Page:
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Posted on • Originally published at Medium

3 Ways to Use Feature Flag Management in DevOps

Theoretically speaking, DevOps is a methodology that aims to merge the operation of different technical teams during the systems development lifecycle. However, there are several practical methods that serve the DevOps philosophy. Feature flag management is one of the best tools you can implement to enhance collaboration and reduce development time. We'll discuss three ways how feature flags can be easily used in a DevOps-driven environment.

1. Breaking Down Silos Between Business Units

When Agile practitioners came up with the idea of the DevOps culture, their main purpose was to eliminate the boundaries between development and IT operations in order to best serve business needs. Larger tech companies have realized that involving non-tech teams in the development lifecycle can highly boost productivity and shorten development time. With the help of feature flag management platforms, you don't need to be an avid coder to turn a new feature on or off. For instance, the marketing team of your company decides to have a Black Friday promotion on the company website. The campaign manager asks the dev team to put three banners on the website a week before the campaign begins and remove them when it ends. Also, on Black Friday, the price of certain products must appear with 70% discount and go back to full price the next day. The dev team changes the code accordingly, implements feature flags through a management platform and grants the campaign manager with full access to the requested feature flags. This way, the campaign manager gets full visibility over the requested features. Plus, if the marketing team changes the start date, the campaign manager can turn on or off the implemented features when necessary. With such a collaboration, developers can concentrate on building and give control of releases over to other teams.

2. Deploy When You Want and Release When You Are Ready

The pace of releasing new features has tremendously changed in the past few years. We all remember the days when software companies deployed feature releases on a monthly, quarterly or annual basis. With the arrival of DevOps mentality, however, the frequency of deploying updates and new features has reduced to weekly, daily or even hourly releases. Techniques like continuous integration (CI) and continuous delivery (CD) have started to sneak into the development pipeline enabling developers to constantly release their code. CI means that members of a dev team integrate their code to a shared repository as frequently as possible and then the code is verified by an integration system before it gets delivered. Obviously, when processes speed up, mistakes happen. And that’s when feature flag management comes in handy. If it turns out that the integrated code is buggy, the developer can simply apply a feature flag, disable the broken code chunk without touching the master branch and fix the bug later. Feature flagging can also be applied in the continuous delivery (CD) pipeline. CD is an extension of continuous integration in a sense that it ensures that you can release new features quickly and frequently in a sustainable way. If a change in the code is wrapped in a feature flag, you can easily turn it off if it cripples your application or website even after it got released.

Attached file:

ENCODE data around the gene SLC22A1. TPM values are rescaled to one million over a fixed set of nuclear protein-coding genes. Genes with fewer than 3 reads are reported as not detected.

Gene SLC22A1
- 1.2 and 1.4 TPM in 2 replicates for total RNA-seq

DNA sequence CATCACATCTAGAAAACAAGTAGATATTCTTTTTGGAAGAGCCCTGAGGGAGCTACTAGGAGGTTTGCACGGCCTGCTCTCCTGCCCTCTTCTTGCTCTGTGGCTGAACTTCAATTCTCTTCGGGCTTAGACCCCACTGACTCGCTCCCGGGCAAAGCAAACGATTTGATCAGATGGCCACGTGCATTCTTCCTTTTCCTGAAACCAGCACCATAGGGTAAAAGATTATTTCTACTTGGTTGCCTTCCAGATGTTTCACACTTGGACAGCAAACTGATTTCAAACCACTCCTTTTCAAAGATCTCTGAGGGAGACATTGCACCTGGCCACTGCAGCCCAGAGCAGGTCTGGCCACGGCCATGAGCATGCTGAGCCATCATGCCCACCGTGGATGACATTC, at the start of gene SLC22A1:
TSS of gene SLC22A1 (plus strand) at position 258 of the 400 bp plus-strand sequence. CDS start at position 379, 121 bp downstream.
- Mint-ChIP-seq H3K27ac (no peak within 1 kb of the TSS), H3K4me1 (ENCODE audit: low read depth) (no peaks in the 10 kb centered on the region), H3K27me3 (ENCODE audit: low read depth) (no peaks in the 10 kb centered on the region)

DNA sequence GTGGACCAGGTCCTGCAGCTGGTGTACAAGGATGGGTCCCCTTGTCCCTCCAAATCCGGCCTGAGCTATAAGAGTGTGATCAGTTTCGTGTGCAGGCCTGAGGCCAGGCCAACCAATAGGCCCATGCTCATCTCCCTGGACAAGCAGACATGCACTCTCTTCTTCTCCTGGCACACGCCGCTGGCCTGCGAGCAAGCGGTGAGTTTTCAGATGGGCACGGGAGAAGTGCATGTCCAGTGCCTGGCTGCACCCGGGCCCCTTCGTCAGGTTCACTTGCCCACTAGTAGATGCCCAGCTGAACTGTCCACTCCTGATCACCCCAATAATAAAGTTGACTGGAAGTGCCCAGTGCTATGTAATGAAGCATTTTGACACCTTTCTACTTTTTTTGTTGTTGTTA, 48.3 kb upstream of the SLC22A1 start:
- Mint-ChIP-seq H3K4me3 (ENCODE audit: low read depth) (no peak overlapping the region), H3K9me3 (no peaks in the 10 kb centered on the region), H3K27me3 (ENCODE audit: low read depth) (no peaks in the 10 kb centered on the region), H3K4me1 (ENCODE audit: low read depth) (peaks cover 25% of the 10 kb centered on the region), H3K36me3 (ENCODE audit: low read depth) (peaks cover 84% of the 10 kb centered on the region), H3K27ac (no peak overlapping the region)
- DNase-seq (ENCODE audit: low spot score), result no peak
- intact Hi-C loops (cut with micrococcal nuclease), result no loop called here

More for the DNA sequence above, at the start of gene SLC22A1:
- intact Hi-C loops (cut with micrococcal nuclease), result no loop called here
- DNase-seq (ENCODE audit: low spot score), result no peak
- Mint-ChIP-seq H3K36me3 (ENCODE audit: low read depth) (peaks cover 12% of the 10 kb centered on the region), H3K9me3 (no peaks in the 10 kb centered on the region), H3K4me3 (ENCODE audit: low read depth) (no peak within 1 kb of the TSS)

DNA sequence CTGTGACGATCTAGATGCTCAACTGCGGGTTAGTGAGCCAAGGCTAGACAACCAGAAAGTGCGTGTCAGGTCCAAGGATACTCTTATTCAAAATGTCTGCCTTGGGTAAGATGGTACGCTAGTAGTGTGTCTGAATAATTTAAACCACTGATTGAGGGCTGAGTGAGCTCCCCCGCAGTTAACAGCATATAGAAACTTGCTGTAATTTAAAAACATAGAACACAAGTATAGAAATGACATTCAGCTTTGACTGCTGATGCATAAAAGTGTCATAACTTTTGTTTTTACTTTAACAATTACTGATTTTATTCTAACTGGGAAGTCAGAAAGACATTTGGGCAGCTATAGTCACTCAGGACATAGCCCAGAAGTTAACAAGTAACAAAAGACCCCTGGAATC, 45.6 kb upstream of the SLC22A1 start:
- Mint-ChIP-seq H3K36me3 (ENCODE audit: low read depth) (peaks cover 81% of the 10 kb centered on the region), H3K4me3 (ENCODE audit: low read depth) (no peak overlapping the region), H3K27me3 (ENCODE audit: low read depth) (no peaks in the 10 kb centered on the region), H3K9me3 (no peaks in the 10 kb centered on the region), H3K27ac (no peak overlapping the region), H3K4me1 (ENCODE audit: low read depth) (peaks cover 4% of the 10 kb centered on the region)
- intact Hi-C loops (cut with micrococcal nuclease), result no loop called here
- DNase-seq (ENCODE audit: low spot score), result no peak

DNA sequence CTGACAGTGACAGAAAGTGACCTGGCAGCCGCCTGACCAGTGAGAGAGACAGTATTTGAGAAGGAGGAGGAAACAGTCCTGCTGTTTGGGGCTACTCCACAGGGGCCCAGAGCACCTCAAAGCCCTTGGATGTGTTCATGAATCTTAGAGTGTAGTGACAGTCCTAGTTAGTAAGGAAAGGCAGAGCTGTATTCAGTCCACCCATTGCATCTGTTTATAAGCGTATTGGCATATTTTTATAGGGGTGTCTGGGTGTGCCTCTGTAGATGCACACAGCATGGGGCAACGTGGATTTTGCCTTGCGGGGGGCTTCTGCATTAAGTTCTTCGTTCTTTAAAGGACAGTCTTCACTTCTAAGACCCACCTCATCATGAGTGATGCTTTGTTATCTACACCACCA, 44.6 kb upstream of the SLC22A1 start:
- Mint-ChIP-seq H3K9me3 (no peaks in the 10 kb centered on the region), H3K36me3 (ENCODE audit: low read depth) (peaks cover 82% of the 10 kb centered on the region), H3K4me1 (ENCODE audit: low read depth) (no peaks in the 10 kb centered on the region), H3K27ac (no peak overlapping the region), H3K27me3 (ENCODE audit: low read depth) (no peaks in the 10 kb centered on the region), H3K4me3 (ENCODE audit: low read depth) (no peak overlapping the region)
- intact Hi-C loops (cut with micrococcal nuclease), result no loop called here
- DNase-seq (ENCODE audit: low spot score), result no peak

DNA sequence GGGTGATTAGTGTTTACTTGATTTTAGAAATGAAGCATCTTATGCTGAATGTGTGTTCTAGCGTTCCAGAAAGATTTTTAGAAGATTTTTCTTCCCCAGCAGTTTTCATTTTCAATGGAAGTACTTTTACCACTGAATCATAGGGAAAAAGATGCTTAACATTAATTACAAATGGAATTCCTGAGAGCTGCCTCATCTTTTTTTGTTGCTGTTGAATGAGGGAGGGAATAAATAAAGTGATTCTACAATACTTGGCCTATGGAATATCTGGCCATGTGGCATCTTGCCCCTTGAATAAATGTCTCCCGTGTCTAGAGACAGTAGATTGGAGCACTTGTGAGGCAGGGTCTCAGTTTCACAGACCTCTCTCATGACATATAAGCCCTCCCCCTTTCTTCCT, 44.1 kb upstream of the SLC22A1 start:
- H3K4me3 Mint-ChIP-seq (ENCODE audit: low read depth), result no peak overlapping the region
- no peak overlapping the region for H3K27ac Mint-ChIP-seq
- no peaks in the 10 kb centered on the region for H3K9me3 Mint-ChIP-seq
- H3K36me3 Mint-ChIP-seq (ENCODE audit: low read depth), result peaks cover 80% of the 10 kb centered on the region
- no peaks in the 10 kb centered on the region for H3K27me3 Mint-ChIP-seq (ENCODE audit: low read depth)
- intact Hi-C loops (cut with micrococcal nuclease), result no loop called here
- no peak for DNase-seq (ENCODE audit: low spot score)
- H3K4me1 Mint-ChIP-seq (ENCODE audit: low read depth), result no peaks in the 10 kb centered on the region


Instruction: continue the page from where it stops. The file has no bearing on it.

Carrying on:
3. The Dark Launch – Now You See It, Now You Don’t

In 2016, Facebook decided to introduce new reactions to posts and some new emojis were added to the Like Button. It’s always risky to modify something as popular as the Like Button so Facebook chose to release these new features to certain countries only to get some direct feedback before they roll them out globally. Based on the received feedbacks, the social networking company kept the new reactions and made them available to every Facebook user. This is a classic example of a dark launch, when only a certain percentage of users see the new feature and depending on their reactions, the feature is kept and gradually rolled out to everyone, modified or tossed away. The best way to coordinate and control such a release process is through a feature flag management platform. In the management platform, you can wrap the new chunk of code in a feature flag, toggle the flag on for a small number of users and keep it off for the rest. From DevOps point of view, dark launching enhances the continuous delivery process because you can add a feature flag to every new feature to separate its rollout from code deployment.

Wanna learn more about feature flags? Check out these two free feature flag services:

ConfigCat -

Unleash Hosted -

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